Do numerous good deeds cancel out one terrible action? That’s the question Bernie poses but, rightly, never answers. Jack Black delights as the title character and Richard Linklater returns with his best film in years.
Based on a true story, the film actually portrays the real-life tale very accurately. Instead of bending the truth to make it a more cinematic story, director Richard Linklater creates his film around facts. These are the facts: Bernie, a seemingly normal and friendly member of a small, Texas community, kills Marjorie Nugent, the town’s elderly curmudgeon, hiding behind lies for nine months until he’s finally caught. But the kicker is that even after confessing, most of the town still believes him innocent, or at least not worthy of a prison sentence.
Labeled a comedy, it’s more amusing than it is hilarious but that doesn’t cheapen its charms. It’s half documentary with the real towns-folk of Carthage, Texas speaking to the camera, and half narrative, with a few also portraying themselves in acted scenes. But the main characters of of the film are Jack Black as Bernie Tiede and Shirley MacLaine as Marjorie Nugent, while Matthew McConaughey shows up later as District Attorney Danny Buck. It’s a film that appears light and frivolous on its surface, almost creating caricatures out of the three, but it has a serious undertone that grows throughout the film.
Bernie is the type of guy that everyone likes. He moved to Carthage to take a position as an Assistant Funeral Director and immediately hit it off with the town. Going above and beyond for the recent widows of Carthage, he would check up on them days or weeks after their husbands’ funeral to see how they were doing. Soon, he became ingrained in the very fabric of the community. He appeared to excel at anything, from singing to home decorating, and was the talk of the town.
He soon met Marjorie Nugent after her husband passed. Unlike Bernie, she was universally hated by Carthage. Even her own grandchildren attempted to sue her for trust money they believed was owed to them. But instead of an elderly, hate-filled woman, Bernie saw an old woman who was alone. So he checked up on her after the funeral until they became inseparable. Having been left a large sum of money from her husband, she was able to do as her heart desired—and she did. Soon her and Bernie were traveling around the world, flying first class and staying in the fanciest hotels, with Marjorie footing all the bills. They ate all their meals together and attended local events together, until rumors started to arise about the true nature of their relationship. Bernie just said he felt sorry for her, even her own family seemed to hate her. That is, until, he shot her.
Why did he do it? That’s what the film explores. Was it a calculated murder to steal her money or was it just a momentary act of insanity? Even Bernie admitted she became controlling and mean spirited. But does that justify a murder? Plenty of people in the town believed so.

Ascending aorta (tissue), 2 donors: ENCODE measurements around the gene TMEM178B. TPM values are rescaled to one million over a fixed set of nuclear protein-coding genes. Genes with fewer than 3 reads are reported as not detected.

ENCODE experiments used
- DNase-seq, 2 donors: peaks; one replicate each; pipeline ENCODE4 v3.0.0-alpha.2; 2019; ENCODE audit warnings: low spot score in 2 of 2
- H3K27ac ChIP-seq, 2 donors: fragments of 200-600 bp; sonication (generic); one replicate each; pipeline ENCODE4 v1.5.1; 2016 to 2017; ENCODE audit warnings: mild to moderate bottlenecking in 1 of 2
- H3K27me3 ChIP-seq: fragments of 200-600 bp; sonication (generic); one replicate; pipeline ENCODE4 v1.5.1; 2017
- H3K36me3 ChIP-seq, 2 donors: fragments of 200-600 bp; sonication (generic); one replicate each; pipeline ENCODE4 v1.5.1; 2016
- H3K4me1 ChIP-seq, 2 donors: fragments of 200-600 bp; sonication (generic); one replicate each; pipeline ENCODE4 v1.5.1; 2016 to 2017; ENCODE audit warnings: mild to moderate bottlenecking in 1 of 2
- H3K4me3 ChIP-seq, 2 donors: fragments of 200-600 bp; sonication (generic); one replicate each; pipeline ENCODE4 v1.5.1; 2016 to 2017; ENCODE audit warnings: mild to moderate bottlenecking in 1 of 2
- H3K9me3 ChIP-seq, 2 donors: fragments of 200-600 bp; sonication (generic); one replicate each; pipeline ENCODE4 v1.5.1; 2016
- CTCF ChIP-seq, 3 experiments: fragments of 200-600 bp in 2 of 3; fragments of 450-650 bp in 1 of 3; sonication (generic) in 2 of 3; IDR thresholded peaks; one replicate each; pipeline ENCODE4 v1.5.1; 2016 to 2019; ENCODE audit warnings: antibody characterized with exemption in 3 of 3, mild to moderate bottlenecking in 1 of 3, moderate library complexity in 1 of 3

The film’s tag line is “a story so unbelievable it must be true” and that’s a pretty accurate statement. Aside from the murder, Bernie was a model citizen. Better than that, even, so it’s an understatement to say his confession sent shock waves throughout the town. Having the actual residents of Carthage talk about Marjorie and Bernie creates this reality from which Black and MacLaine arise.
Black adopts a subtle southern drawl and exudes an effeminate air about himself. While he comes off as a man who’s always eager to help others, almost never thinking about himself, Black undercuts it with a mysteriousness about the guy. He doesn’t seem to be interested in women, aside from Marjorie and he doesn’t seem to be interested in any one person as he is with Marjorie. But despite these possible character flaws and the rumors they spark, the town doesn’t seem to question his motives as just a really good guy.
Marjorie, on the other hand, is just down right mean. MacClaine plays her with a permanent scowl on her face which only lifts periodically when she’s with Bernie. As with Bernie, the genesis of her cold-heartedness is debated but remains mysterious. Many, including her immediate family, believe she was born that way. Jack Black and Shirley MacClaine seem like an unlikely pairing, but the two are wonderful together.
Most view Black as the silly fat guy who can sing, but many fail to realize that he has some serious chops, which he displays here. MacClaine portrays Marjorie as so unlikable that it becomes enthralling to watch. The film is really a perfect sum of its parts. The acting is superb, even McConaughey as the possibly self-serving, but definitely overzealous District Attorney that later prosecutes Bernie, and it’s shot beautifully. It’s a film that’s quite hard to categorize as Linklater blends genres and forms to create something wholly new. It’s sure to be a film that slides under the radar only to be discovered after its theatrical run but that doesn’t mean it isn’t a fantastic piece of cinema.
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